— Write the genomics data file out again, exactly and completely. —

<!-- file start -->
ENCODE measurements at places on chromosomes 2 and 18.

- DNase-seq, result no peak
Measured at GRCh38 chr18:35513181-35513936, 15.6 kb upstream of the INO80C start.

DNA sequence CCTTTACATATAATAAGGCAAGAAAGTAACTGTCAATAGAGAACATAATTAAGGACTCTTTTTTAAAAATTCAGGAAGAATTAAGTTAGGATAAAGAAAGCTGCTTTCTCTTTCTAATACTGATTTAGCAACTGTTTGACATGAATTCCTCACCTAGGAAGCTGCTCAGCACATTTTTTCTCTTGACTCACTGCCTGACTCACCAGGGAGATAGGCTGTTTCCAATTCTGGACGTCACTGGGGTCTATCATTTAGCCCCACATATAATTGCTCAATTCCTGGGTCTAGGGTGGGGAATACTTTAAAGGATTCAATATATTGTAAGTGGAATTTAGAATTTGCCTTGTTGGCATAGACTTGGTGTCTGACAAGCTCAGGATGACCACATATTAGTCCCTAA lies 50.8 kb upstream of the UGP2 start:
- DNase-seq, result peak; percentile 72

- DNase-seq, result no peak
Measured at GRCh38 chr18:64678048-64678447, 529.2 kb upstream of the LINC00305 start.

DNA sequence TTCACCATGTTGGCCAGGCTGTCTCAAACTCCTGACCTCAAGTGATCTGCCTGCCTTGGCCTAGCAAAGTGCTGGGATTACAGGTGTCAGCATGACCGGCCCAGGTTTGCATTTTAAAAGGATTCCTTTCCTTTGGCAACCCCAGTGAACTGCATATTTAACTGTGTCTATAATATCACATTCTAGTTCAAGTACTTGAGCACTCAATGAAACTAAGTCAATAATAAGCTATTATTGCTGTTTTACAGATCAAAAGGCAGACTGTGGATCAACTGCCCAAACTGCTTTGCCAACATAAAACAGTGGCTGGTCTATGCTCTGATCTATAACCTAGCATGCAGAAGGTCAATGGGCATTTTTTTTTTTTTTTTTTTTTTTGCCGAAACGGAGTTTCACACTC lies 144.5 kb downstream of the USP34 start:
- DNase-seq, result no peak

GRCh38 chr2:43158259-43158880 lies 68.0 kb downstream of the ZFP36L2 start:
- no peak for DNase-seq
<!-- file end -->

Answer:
ENCODE measurements at places on chromosomes 2 and 18.

- DNase-seq, result no peak
Measured at GRCh38 chr18:35513181-35513936, 15.6 kb upstream of the INO80C start.

DNA sequence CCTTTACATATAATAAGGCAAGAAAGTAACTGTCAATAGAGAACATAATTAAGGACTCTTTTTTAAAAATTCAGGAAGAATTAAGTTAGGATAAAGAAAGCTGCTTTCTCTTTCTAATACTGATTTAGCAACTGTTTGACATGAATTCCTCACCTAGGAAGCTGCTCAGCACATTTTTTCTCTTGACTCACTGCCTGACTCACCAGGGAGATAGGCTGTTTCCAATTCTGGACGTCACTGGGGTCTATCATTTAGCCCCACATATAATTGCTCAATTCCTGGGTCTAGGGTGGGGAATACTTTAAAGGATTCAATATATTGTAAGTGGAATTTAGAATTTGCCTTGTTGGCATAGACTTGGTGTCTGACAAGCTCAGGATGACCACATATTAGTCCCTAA lies 50.8 kb upstream of the UGP2 start:
- DNase-seq, result peak; percentile 72

- DNase-seq, result no peak
Measured at GRCh38 chr18:64678048-64678447, 529.2 kb upstream of the LINC00305 start.

DNA sequence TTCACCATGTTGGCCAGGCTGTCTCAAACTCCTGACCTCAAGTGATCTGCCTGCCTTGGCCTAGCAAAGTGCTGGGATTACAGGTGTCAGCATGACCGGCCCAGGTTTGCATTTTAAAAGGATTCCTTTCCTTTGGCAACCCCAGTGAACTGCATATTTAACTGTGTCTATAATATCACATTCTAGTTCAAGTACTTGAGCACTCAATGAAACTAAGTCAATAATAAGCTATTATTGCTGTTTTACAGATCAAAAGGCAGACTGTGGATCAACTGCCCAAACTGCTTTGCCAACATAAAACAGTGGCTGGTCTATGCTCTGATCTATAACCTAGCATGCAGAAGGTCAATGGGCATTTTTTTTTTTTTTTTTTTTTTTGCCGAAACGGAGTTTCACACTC lies 144.5 kb downstream of the USP34 start:
- DNase-seq, result no peak

GRCh38 chr2:43158259-43158880 lies 68.0 kb downstream of the ZFP36L2 start:
- no peak for DNase-seq